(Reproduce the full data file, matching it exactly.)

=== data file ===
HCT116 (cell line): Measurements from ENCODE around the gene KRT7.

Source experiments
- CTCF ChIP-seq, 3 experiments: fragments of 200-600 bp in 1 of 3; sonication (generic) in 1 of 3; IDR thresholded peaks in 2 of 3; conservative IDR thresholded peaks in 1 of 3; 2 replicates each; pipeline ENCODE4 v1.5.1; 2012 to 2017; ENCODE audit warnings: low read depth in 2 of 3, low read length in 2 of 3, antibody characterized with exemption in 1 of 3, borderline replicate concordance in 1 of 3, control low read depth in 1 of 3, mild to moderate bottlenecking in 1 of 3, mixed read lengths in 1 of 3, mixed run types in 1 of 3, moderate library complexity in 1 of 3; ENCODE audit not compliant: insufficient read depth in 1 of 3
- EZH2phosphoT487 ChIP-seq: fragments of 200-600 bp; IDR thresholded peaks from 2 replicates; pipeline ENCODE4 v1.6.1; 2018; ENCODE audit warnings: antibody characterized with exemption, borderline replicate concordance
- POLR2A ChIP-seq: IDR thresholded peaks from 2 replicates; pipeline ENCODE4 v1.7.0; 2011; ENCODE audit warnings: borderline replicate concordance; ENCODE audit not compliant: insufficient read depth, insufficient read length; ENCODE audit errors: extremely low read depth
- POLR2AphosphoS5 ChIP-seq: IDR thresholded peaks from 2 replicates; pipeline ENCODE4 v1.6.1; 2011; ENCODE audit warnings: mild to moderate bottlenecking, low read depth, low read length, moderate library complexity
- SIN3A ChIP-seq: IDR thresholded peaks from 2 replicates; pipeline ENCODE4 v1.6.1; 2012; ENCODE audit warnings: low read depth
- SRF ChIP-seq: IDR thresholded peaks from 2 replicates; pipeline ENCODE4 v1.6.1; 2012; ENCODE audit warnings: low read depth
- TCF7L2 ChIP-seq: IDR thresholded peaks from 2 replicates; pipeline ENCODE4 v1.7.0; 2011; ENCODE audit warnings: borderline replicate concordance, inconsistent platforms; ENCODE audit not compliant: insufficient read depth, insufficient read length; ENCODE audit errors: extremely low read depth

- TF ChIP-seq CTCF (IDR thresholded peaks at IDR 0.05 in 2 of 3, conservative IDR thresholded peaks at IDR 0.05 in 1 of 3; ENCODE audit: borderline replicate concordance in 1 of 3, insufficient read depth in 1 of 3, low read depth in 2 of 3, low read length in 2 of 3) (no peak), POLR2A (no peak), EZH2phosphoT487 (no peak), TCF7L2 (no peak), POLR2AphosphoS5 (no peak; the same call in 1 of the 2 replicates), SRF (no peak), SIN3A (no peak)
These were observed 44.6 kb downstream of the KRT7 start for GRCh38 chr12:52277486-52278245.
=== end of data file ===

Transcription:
HCT116 (cell line): Measurements from ENCODE around the gene KRT7.

Source experiments
- CTCF ChIP-seq, 3 experiments: fragments of 200-600 bp in 1 of 3; sonication (generic) in 1 of 3; IDR thresholded peaks in 2 of 3; conservative IDR thresholded peaks in 1 of 3; 2 replicates each; pipeline ENCODE4 v1.5.1; 2012 to 2017; ENCODE audit warnings: low read depth in 2 of 3, low read length in 2 of 3, antibody characterized with exemption in 1 of 3, borderline replicate concordance in 1 of 3, control low read depth in 1 of 3, mild to moderate bottlenecking in 1 of 3, mixed read lengths in 1 of 3, mixed run types in 1 of 3, moderate library complexity in 1 of 3; ENCODE audit not compliant: insufficient read depth in 1 of 3
- EZH2phosphoT487 ChIP-seq: fragments of 200-600 bp; IDR thresholded peaks from 2 replicates; pipeline ENCODE4 v1.6.1; 2018; ENCODE audit warnings: antibody characterized with exemption, borderline replicate concordance
- POLR2A ChIP-seq: IDR thresholded peaks from 2 replicates; pipeline ENCODE4 v1.7.0; 2011; ENCODE audit warnings: borderline replicate concordance; ENCODE audit not compliant: insufficient read depth, insufficient read length; ENCODE audit errors: extremely low read depth
- POLR2AphosphoS5 ChIP-seq: IDR thresholded peaks from 2 replicates; pipeline ENCODE4 v1.6.1; 2011; ENCODE audit warnings: mild to moderate bottlenecking, low read depth, low read length, moderate library complexity
- SIN3A ChIP-seq: IDR thresholded peaks from 2 replicates; pipeline ENCODE4 v1.6.1; 2012; ENCODE audit warnings: low read depth
- SRF ChIP-seq: IDR thresholded peaks from 2 replicates; pipeline ENCODE4 v1.6.1; 2012; ENCODE audit warnings: low read depth
- TCF7L2 ChIP-seq: IDR thresholded peaks from 2 replicates; pipeline ENCODE4 v1.7.0; 2011; ENCODE audit warnings: borderline replicate concordance, inconsistent platforms; ENCODE audit not compliant: insufficient read depth, insufficient read length; ENCODE audit errors: extremely low read depth

- TF ChIP-seq CTCF (IDR thresholded peaks at IDR 0.05 in 2 of 3, conservative IDR thresholded peaks at IDR 0.05 in 1 of 3; ENCODE audit: borderline replicate concordance in 1 of 3, insufficient read depth in 1 of 3, low read depth in 2 of 3, low read length in 2 of 3) (no peak), POLR2A (no peak), EZH2phosphoT487 (no peak), TCF7L2 (no peak), POLR2AphosphoS5 (no peak; the same call in 1 of the 2 replicates), SRF (no peak), SIN3A (no peak)
These were observed 44.6 kb downstream of the KRT7 start for GRCh38 chr12:52277486-52278245.